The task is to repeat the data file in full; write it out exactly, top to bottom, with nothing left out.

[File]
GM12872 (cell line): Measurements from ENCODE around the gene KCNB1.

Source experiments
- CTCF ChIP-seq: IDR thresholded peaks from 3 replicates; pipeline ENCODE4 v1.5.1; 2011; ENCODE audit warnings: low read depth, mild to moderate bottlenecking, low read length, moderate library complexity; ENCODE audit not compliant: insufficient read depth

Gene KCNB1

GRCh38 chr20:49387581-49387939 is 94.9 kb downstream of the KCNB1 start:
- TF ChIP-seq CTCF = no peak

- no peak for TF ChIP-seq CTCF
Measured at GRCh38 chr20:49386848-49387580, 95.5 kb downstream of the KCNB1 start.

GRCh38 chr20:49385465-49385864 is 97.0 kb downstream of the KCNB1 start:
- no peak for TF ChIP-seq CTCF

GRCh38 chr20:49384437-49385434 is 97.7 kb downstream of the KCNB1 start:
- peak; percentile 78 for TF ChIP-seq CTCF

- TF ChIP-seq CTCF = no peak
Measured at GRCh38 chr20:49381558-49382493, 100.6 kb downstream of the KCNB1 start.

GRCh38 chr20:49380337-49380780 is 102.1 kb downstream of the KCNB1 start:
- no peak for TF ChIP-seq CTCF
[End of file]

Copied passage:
GM12872 (cell line): Measurements from ENCODE around the gene KCNB1.

Source experiments
- CTCF ChIP-seq: IDR thresholded peaks from 3 replicates; pipeline ENCODE4 v1.5.1; 2011; ENCODE audit warnings: low read depth, mild to moderate bottlenecking, low read length, moderate library complexity; ENCODE audit not compliant: insufficient read depth

Gene KCNB1

GRCh38 chr20:49387581-49387939 is 94.9 kb downstream of the KCNB1 start:
- TF ChIP-seq CTCF = no peak

- no peak for TF ChIP-seq CTCF
Measured at GRCh38 chr20:49386848-49387580, 95.5 kb downstream of the KCNB1 start.

GRCh38 chr20:49385465-49385864 is 97.0 kb downstream of the KCNB1 start:
- no peak for TF ChIP-seq CTCF

GRCh38 chr20:49384437-49385434 is 97.7 kb downstream of the KCNB1 start:
- peak; percentile 78 for TF ChIP-seq CTCF

- TF ChIP-seq CTCF = no peak
Measured at GRCh38 chr20:49381558-49382493, 100.6 kb downstream of the KCNB1 start.

GRCh38 chr20:49380337-49380780 is 102.1 kb downstream of the KCNB1 start:
- no peak for TF ChIP-seq CTCF